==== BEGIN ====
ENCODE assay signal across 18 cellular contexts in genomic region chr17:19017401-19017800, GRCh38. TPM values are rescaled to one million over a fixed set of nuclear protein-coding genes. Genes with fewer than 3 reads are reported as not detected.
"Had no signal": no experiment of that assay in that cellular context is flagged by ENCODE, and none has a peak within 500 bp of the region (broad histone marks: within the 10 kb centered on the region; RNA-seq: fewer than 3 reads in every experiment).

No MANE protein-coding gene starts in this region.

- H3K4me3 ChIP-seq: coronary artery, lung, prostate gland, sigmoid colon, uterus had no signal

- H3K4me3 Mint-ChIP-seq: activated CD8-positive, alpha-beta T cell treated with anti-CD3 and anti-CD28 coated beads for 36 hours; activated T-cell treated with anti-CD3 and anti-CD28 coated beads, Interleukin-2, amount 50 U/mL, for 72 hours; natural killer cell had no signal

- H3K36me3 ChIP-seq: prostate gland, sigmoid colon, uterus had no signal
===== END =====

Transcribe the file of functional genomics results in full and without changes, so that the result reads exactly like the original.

ENCODE assay signal across 18 cellular contexts in genomic region chr17:19017401-19017800, GRCh38. TPM values are rescaled to one million over a fixed set of nuclear protein-coding genes. Genes with fewer than 3 reads are reported as not detected.
"Had no signal": no experiment of that assay in that cellular context is flagged by ENCODE, and none has a peak within 500 bp of the region (broad histone marks: within the 10 kb centered on the region; RNA-seq: fewer than 3 reads in every experiment).

No MANE protein-coding gene starts in this region.

- H3K4me3 ChIP-seq: coronary artery, lung, prostate gland, sigmoid colon, uterus had no signal

- H3K4me3 Mint-ChIP-seq: activated CD8-positive, alpha-beta T cell treated with anti-CD3 and anti-CD28 coated beads for 36 hours; activated T-cell treated with anti-CD3 and anti-CD28 coated beads, Interleukin-2, amount 50 U/mL, for 72 hours; natural killer cell had no signal

- H3K36me3 ChIP-seq: prostate gland, sigmoid colon, uterus had no signal